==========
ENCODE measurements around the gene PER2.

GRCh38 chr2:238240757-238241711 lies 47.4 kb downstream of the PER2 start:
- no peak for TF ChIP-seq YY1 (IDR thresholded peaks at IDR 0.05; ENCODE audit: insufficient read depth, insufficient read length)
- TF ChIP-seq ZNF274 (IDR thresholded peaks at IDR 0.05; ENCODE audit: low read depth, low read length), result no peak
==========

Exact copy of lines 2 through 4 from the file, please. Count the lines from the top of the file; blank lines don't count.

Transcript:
GRCh38 chr2:238240757-238241711 lies 47.4 kb downstream of the PER2 start:
- no peak for TF ChIP-seq YY1 (IDR thresholded peaks at IDR 0.05; ENCODE audit: insufficient read depth, insufficient read length)
- TF ChIP-seq ZNF274 (IDR thresholded peaks at IDR 0.05; ENCODE audit: low read depth, low read length), result no peak